By Angela Blasi
So this year was my first time actually sitting down and watching “The biggest night in music”. I have to say I’ve heard a lot of hype about the 52nd Annual Grammy Awards, along with shameless name dropping that made me want to tune in.
Kicking off the show was the amazingly talented Lady Gaga performing her hit “Poker Face”. I’m a huge Lady Gaga fan, I have no idea why, but I like her more and more every single time I see her. This evening only helped strengthen my obsession and respect for her as an artist. When the twin pianos, adorned with mannequin arms stretched towards the ceiling, rolled down stage to reveal both Lady Gaga AND Sir Elton John, done up in dirty futuristic fashion only the two of them could pull off flawlessly, the precedent for the evening had been set. More-so, being able to hear her live vocals as well as watching her play piano, I was truly able to gain more insight to her as a talented musician and song writer. It was a stellar performance in which the legends of the music industry passed the torch to its brightest and most talented. And I must note, Lady Gaga rarely took her eyes off Sir Elton John. I can’t blame her. To be that young with all her success and already sharing a stage with nothing less than a musical god, I wouldn’t tear my eyes away either.
I could highlight each performance, but with three hours worth of material to cover and my penchant for detail, we could be here awhile. So, I will talk about what stuck out most for me. First off, Green Day’s performance of “21 Guns” off their latest album 21st Century Breakdown with the upcoming Broadway musical ensemble providing harmonies and vocals. This brought the music of Green Day to a level I could have never thought possible. Now, please understand, I’ve been a devout fan of this trio for the last 16 years of my life. To wrap my mind around the fact that I’ve grown up listening to Green Day is phenomenal. Say whatever you want about the band or their music, they have become a solid punk rock legend in the world of music, in addition to winning another Grammy later in the night. They have never disappointed me with any live show and their performance this evening solidifies their place as truly talented artists that had the power and longevity to change the face of the music industry forever. Oh, and you can bet I’m going to buy a ticket to the Broadway show ASAP.
Taylor Swift is another name worth talking about. I’m not necessarily a country music fan or a Taylor Swift fan, but the girl is definitely a rising star. I think what I love most about her is just how genuine she is about all her recent fame. Maybe it’s because she’s just so young or the country background, but she maintains a graciousness and sense of reality often lacking in many young success stories. Her acceptance speech in which she says she’s accepting an impossible dream was brief, but eloquently stated. I’m not about to buy a ticket to her show or even her album, but I can’t deny that the girl is actually talented. Not to mention her performance along side Stevie Nicks was fantastic. Go Taylor Swift. I think she deserves her success and I hope she achieves great things in her career.
Now, when Beyoncé broke down “If I Were A Boy” and suddenly started singing Alanis Morissette’s “You Oughta Know”, I couldn’t help but be disappointed. Not by Beyoncé’s performance, but at the fact that Alanis herself didn’t pop out from behind a curtain somewhere to join in on the vocals. It wasn’t bad, but the 90’s kid in me really wanted to see that. Personally would have loved the hell out of it, but I think she did the song well and it flowed seamlessly in and out from her own music into Alanis’s smash hit.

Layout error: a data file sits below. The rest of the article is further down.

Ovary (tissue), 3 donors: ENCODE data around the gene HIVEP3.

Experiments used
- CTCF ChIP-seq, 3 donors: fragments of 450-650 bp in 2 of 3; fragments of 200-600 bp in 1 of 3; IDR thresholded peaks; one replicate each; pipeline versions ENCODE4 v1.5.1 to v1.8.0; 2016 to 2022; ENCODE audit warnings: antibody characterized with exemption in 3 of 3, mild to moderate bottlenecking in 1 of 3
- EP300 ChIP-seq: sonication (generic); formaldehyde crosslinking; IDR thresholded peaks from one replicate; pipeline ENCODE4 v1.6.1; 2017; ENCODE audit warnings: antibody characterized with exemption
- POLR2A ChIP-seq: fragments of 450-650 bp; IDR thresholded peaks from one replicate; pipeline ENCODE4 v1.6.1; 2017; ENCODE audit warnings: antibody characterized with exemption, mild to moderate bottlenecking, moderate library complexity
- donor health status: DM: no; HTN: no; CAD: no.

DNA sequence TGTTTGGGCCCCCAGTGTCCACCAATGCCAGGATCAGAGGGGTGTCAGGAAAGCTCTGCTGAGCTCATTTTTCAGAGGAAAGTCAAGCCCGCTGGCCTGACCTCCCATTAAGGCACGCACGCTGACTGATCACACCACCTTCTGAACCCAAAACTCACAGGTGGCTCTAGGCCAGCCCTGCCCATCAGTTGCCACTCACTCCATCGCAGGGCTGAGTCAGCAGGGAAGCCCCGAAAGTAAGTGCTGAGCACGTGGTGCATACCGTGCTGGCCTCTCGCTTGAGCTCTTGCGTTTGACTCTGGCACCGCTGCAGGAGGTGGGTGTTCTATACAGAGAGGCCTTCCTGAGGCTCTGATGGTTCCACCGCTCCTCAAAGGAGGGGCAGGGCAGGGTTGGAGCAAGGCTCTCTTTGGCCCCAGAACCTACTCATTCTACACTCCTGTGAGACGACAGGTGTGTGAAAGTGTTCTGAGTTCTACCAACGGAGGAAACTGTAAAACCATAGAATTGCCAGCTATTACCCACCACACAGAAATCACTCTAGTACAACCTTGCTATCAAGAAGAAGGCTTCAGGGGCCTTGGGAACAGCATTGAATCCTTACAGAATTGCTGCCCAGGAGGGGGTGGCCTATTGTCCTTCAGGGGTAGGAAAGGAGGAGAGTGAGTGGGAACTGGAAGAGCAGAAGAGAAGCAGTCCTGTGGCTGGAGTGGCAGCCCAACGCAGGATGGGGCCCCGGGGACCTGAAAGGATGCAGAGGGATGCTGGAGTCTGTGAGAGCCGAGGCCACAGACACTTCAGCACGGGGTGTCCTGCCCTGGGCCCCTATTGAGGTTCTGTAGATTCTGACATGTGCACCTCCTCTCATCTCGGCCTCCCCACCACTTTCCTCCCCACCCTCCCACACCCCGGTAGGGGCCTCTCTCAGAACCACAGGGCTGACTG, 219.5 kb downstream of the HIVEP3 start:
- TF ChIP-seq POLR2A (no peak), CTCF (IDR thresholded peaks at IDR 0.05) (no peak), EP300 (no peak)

I had to laugh at the brief moment when the Grammy director fell asleep and let Justin Bieber and Ke$ha take the stage together to remind the audience they could vote for the song Bon Jovi would be performing later in the evening. Standing, or rather staggering, a good three feet above Justin Bieber, Ke$ha stood in all her white trash “you’s nothin’ but a ho” glory. And Bieber, well, he managed to say “Beyoncé'” instead of “Bon Jovi”, stating that “Beyoncé is always on his mind…sorry Jay”. If I was Jay-Z, I would have smacked the kid upside his head just because he’s a tool (really no other reason). Up until that moment, I had the running thought of “wow, these are some seriously talented artists and it’s great to see some of the music industry’s most powerful voices and artists in one place”. As a musician, it’s inspiring to see. But then these two took the stage and I thought “wait…what the fuck are they doing at the Grammys…they sure as hell don’t belong here”. At least it wasn’t more than 60 seconds.
So it’s 10:30pm now and a lot has happened over the course of the evening. I feel as though I’ve gotten my fix with the things I wanted to see. The rest of the night is pretty damn good, from Bon Jovi to the Michael Jackson tribute. The Zac Brown Band was amazing and worth mentioning too. I loved their harmonies, vocals and the level of musicianship alongside another legendary country artist Leon Russell. This performance was nothing less than impressive and moving. You know what? That brings me to the main thing I’ve noticed over the course of the evening. All night it was a beautiful blend of old and new. The artists that have carved their place in music history forever seamlessly integrated with the very voices and faces they single-handedly inspired. I think the 52nd Annual Grammy Awards illustrated just how far music has come, where it’s going, and the fact that everything new grows out of something old. Without our musical forefathers to break ground for all that is subversive, non conformist, controversial, trendy, or done to pay homage to the true beauty of being passionate about the music, we wouldn’t have new artists to award and milestones to celebrate.
They just better not give Ke$ha a fucking Grammy next year.